Sunday, November 20, 2011

a kitchen garden window

Although I'm 37 years young I feel like I'm getting old because of my newfound interest in creating gardens. This small garden of succulents, herbs and flowers is the view I now have from my kitchen window where I stand about four times a day to wash dishes. It is a simple collection of plants and symbols I've gathered over the past six months since I decided to transform the overgrown patch of dirt and concrete that was there before. I was inspired by my great friend Sally who planted a memorial garden outside her inner city home, a garden about this size, for her friend whose baby died. Sally's plot is always bursting with colours, and when passers by stop to admire the flowers Sally tells them it is in honor of a baby who died. In my own garden the yellow silk heart flag is in memory of my dear friend Luci's baby girl Sunny who was stillborn, sweet beautiful Sunny. The colourful ceramic rooster a wedding present from my long time friend Kylie, I love the colour and character it adds to my patch of dirt. I'm still adding to this garden space, still dreaming of new shapes, colours, symbols...a boat in memory of my late great brother in law Peter Malcolm...a symbol to honor my late brother...and when I see them I plant marigolds for my mum. Mosaic tiles made by my boys and I are on my wishlist too. Pete, my husband, can't understand why I'd plant anything we can't eat. Pete tends the vegie garden in our backyard with great attention to the soil, the planting, the harvest. Lettuce and carrots have their own beauty but for me the colour and beauty of flowers is nourishing too. As my great grandmother Emily Rowe taught all the children in our family "dirt is good for your soul". Happy gardening.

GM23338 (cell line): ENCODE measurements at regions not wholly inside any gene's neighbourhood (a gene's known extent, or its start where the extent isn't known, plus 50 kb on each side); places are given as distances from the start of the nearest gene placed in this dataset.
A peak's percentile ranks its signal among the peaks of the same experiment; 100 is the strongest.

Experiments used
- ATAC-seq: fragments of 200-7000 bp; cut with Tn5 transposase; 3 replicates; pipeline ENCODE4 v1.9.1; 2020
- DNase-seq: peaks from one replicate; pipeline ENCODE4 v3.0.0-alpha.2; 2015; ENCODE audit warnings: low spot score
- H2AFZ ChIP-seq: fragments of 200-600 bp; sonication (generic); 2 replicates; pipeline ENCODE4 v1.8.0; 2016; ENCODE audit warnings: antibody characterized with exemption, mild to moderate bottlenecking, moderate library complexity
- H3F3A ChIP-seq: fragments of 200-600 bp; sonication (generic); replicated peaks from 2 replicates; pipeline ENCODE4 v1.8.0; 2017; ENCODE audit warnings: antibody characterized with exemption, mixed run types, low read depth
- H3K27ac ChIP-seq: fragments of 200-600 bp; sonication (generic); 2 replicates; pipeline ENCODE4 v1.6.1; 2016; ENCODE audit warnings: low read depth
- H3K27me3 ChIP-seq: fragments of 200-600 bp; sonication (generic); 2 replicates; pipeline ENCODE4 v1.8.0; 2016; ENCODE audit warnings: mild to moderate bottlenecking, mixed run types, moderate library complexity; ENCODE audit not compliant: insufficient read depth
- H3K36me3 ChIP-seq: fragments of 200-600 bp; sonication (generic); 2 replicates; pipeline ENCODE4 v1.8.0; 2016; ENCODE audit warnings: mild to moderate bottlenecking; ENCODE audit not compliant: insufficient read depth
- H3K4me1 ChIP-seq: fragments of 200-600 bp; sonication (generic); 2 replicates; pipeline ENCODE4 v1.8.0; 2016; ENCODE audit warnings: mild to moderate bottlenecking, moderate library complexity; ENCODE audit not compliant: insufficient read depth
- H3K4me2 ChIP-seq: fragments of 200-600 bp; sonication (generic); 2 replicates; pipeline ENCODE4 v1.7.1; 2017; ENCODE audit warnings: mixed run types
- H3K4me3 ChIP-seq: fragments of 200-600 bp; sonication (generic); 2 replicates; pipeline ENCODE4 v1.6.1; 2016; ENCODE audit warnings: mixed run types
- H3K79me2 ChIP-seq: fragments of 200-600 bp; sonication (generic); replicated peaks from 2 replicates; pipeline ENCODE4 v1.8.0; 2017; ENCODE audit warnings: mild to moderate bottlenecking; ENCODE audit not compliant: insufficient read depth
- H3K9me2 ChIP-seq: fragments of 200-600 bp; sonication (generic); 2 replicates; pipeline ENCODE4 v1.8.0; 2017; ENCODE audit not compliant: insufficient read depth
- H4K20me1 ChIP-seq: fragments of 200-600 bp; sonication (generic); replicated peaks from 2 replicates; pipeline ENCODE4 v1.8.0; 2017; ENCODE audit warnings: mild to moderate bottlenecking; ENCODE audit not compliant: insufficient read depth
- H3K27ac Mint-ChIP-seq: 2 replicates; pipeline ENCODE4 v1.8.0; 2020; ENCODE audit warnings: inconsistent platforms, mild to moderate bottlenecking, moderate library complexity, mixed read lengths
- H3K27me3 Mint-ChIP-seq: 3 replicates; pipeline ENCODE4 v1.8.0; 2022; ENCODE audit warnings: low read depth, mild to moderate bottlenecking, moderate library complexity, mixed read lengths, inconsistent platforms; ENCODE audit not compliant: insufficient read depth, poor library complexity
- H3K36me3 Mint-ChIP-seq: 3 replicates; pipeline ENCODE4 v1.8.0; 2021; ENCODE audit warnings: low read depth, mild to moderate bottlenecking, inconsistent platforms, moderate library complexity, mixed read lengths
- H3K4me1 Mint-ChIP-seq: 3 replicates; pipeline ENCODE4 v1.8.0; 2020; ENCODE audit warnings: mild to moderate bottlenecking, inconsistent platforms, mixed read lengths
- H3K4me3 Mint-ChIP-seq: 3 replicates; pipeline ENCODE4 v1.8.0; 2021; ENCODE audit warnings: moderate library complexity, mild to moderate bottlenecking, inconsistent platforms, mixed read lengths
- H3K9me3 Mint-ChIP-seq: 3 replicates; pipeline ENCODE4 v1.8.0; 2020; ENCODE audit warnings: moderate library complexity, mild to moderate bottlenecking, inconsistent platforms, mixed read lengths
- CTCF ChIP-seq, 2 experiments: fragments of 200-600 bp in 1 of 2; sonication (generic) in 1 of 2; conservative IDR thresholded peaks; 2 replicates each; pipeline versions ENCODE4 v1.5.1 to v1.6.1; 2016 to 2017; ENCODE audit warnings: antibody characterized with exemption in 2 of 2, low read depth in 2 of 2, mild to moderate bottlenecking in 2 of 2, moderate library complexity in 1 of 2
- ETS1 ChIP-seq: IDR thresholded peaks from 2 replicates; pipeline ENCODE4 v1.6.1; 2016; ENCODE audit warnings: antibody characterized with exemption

Tuesday, November 08, 2011


If you are yet to discover the joys of wholefood chef Jude Blereau’s philosophy and cookbooks it is my pleasure to introduce you. Jude’s cookbooks ‘Coming home to eat – wholefood for the family’ and ‘Wholefood for children – nourishing young children with whole and organic foods’ are on high rotation in my kitchen. Both are perfect for newcomers as well as deft hands at wholefood cooking. Jude’s writing makes every aspect of whole foods cooking seem possible even to readers who consider themselves ‘time poor’. From cooking your own nourishing stock to making natural yoghurt, the best-ever chocolate brownies to fabulous recipes incorporating grains that perhaps you had no idea how to prepare. In ‘Coming home to eat’ Jude writes about making the transition to a real food diet, “Without doubt, the best advice I can give you is this: expect the transition to take some time. It doesn’t happen overnight – I consider one to two years normal…It also takes a while before you fully understand the whole idea of real food, adjust your approach to meal preparation and cooking and work out your own shortcuts.” Before you even get to the recipes in these books, soak up the front and back sections  crammed with useful information about whole food ingredients. Jude's writing is inspiring, her tone is very encouraging and realistic about what people can achieve when making a change to whole foods or learning about new ingredients. If you have no idea what to stock in your whole foods pantry, have no idea what to do with kudzu, agar or arrowroot, or how long to soak dried black turtle beans the answers and many, many more are in these beautifully presented books. Go on over to Jude’s blog and see what I mean for yourself. You’ll read her passion for real food and even score a few free recipes. Do buy the books though, one or the other or both. Enjoy!

Sunday, November 06, 2011

mama's little helper

I’ve cut caffeine, wheat, dairy, alcohol and all forms of sugar including fruit out of my diet for 12 weeks, I have a month to go! Planet Organic herbal teas have been a saviour during this time, particularly the Female Balance blend – certified organic licorice root, sage leaf, nettle leaf, chamomile flowers and lemongrass.
The licorice root gives the sweetness I am searching for and the chamomile and sage takes the edge off my freyed witching hour nerves. Nettle is a natural detoxifier, and lemongrass aids digestion. Giving up sugar is no easy task, goodbye 3pm chai with honey, goodbye date and coconut roll, goodbye chocolate. I had no idea I was addicted to sugar, but that is a whole other post. 
A simple cup of this fragrant, naturally sweet and uplifting herbal tea is my new best friend.

Friday, November 04, 2011